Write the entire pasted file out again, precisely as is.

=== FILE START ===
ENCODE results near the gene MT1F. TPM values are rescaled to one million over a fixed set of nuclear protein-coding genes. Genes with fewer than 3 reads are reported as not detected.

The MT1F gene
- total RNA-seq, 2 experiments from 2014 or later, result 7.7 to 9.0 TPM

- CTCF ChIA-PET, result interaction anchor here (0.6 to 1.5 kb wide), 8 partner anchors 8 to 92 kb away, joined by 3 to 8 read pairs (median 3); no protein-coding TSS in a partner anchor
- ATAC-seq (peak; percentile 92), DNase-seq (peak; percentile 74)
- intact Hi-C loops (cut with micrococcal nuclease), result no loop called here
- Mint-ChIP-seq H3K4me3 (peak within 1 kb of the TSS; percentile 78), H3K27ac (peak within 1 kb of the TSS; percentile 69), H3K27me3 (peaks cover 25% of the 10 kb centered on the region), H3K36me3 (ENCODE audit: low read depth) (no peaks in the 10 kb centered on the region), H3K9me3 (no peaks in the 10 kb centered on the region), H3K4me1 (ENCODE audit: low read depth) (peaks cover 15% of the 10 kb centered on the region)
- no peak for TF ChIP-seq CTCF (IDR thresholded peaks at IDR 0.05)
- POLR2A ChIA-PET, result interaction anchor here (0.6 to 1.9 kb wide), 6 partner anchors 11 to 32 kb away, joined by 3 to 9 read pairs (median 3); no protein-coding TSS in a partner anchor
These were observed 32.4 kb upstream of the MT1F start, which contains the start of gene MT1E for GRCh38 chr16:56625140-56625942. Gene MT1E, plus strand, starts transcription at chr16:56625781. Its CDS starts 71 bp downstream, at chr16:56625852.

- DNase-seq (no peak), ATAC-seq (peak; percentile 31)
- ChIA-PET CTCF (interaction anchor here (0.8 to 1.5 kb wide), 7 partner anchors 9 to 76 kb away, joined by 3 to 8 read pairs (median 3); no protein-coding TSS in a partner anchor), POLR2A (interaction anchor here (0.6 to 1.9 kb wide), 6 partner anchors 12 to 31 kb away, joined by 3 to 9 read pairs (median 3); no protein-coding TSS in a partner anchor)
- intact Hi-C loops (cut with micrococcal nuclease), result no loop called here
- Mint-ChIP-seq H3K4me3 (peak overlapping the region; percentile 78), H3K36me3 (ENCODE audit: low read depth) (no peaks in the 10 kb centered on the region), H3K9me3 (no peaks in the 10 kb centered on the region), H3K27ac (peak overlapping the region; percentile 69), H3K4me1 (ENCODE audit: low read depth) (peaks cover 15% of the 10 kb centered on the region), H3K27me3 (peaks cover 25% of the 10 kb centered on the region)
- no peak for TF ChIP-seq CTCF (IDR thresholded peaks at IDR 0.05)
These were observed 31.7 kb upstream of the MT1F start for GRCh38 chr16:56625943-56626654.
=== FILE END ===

ENCODE results near the gene MT1F. TPM values are rescaled to one million over a fixed set of nuclear protein-coding genes. Genes with fewer than 3 reads are reported as not detected.

The MT1F gene
- total RNA-seq, 2 experiments from 2014 or later, result 7.7 to 9.0 TPM

- CTCF ChIA-PET, result interaction anchor here (0.6 to 1.5 kb wide), 8 partner anchors 8 to 92 kb away, joined by 3 to 8 read pairs (median 3); no protein-coding TSS in a partner anchor
- ATAC-seq (peak; percentile 92), DNase-seq (peak; percentile 74)
- intact Hi-C loops (cut with micrococcal nuclease), result no loop called here
- Mint-ChIP-seq H3K4me3 (peak within 1 kb of the TSS; percentile 78), H3K27ac (peak within 1 kb of the TSS; percentile 69), H3K27me3 (peaks cover 25% of the 10 kb centered on the region), H3K36me3 (ENCODE audit: low read depth) (no peaks in the 10 kb centered on the region), H3K9me3 (no peaks in the 10 kb centered on the region), H3K4me1 (ENCODE audit: low read depth) (peaks cover 15% of the 10 kb centered on the region)
- no peak for TF ChIP-seq CTCF (IDR thresholded peaks at IDR 0.05)
- POLR2A ChIA-PET, result interaction anchor here (0.6 to 1.9 kb wide), 6 partner anchors 11 to 32 kb away, joined by 3 to 9 read pairs (median 3); no protein-coding TSS in a partner anchor
These were observed 32.4 kb upstream of the MT1F start, which contains the start of gene MT1E for GRCh38 chr16:56625140-56625942. Gene MT1E, plus strand, starts transcription at chr16:56625781. Its CDS starts 71 bp downstream, at chr16:56625852.

- DNase-seq (no peak), ATAC-seq (peak; percentile 31)
- ChIA-PET CTCF (interaction anchor here (0.8 to 1.5 kb wide), 7 partner anchors 9 to 76 kb away, joined by 3 to 8 read pairs (median 3); no protein-coding TSS in a partner anchor), POLR2A (interaction anchor here (0.6 to 1.9 kb wide), 6 partner anchors 12 to 31 kb away, joined by 3 to 9 read pairs (median 3); no protein-coding TSS in a partner anchor)
- intact Hi-C loops (cut with micrococcal nuclease), result no loop called here
- Mint-ChIP-seq H3K4me3 (peak overlapping the region; percentile 78), H3K36me3 (ENCODE audit: low read depth) (no peaks in the 10 kb centered on the region), H3K9me3 (no peaks in the 10 kb centered on the region), H3K27ac (peak overlapping the region; percentile 69), H3K4me1 (ENCODE audit: low read depth) (peaks cover 15% of the 10 kb centered on the region), H3K27me3 (peaks cover 25% of the 10 kb centered on the region)
- no peak for TF ChIP-seq CTCF (IDR thresholded peaks at IDR 0.05)
These were observed 31.7 kb upstream of the MT1F start for GRCh38 chr16:56625943-56626654.